Powered by Blogger.

Saturday, October 17, 2020

Review: The Mortuary Collection

Director: Ryan Spindell

Screenplay: Ryan Spindell

Year: 2020

Recently we have been hit hard with the number of horror anthologies that have been released. Only Shudder alone during the past few months, we’ve had “Scare Package”, “Verotika”, and now “The Mortuary Collection”. The horror anthology wave is not exclusive from Shudder, as other platforms have also been adding representatives of this style, as Hulu did just a few days ago with “Books of Blood”.

A young woman goes to a funeral home seeking a job. Once in the mortuary, she meets the mortician, an eccentric old man that collects the stories that lead to the deaths of the deceased he attends. Because of her curiosity, the mortician shares some of his macabre stories with the young woman.

As seldom happens in horror anthologies, all the stories come from the mind of the same person, the director, and screenwriter Ryan Spindell. “The Mortuary Collection” marks the debut of Spindell as a director and screenwriter of a full-length movie, although he has a few horror shorts under his belt, one of them that managed to be part of this anthology. Is Spindell talented in storytelling? The answer is a resounding yes.

In the four stories he presents plus the wraparound story, Spindell presumes creativity and exhibits his wide range of narration styles. The stories swing from being fun, campy, tense, and terrifying but what they have in common is that they are all entertaining and that they are based on a certain decade. For what the director shows here, the frightening horror is his weakness, while the campy and violent ones are his strengths.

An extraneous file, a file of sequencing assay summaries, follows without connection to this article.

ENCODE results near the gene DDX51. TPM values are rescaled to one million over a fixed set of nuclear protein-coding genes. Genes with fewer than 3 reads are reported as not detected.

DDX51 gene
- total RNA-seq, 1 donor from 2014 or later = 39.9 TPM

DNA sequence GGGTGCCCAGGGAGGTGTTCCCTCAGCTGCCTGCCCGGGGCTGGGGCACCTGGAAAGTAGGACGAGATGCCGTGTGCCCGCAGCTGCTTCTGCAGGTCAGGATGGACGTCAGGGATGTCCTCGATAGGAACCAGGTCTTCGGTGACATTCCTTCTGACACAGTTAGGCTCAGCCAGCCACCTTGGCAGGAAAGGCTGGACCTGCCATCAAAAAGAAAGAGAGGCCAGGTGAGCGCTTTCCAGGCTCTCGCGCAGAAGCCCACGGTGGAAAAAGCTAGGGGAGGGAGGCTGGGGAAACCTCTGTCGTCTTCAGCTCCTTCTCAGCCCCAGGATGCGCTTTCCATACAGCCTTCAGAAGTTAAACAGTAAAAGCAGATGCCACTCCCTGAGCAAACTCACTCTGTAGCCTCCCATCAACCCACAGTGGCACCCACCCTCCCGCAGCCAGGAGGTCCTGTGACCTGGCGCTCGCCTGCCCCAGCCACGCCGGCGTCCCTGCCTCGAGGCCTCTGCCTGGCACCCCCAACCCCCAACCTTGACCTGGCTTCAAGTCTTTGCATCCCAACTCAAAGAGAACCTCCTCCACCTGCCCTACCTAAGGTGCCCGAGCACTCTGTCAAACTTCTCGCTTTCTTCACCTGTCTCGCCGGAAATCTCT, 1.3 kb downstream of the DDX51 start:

Since the anthology in its entirety is directed by the same person, it maintains a constant tone throughout the full duration, with a particular color palette for its cinematography that give it a fairytale feel. This tone suggests that the source of inspiration for this movie was the ‘90s horror series and is reminiscent of the style of “Tales from the Crypt”, although much more refined and leaning towards the campy. In its inspiration, “Phantasm” also squeezes in, as the mortician seems to be inspired by the famous Tall Man, and it wouldn’t surprise me that it becomes the next horror icon because of its look and imposing voice.

“The Mortuary Collection” joins the long list of anthologies that have been released recently but secures a spot at the top of the list. The stories show a good range of subgenres, and they are all entertaining, being the last one the most surprising and the best of the collection, all consolidated in a great wraparound story. One of its weaknesses is that it never gets frightening, but is a movie that carries plenty of ‘90s horror series nostalgia and that fans of campy horror will undoubtedly appreciate.

No comments:

Post a Comment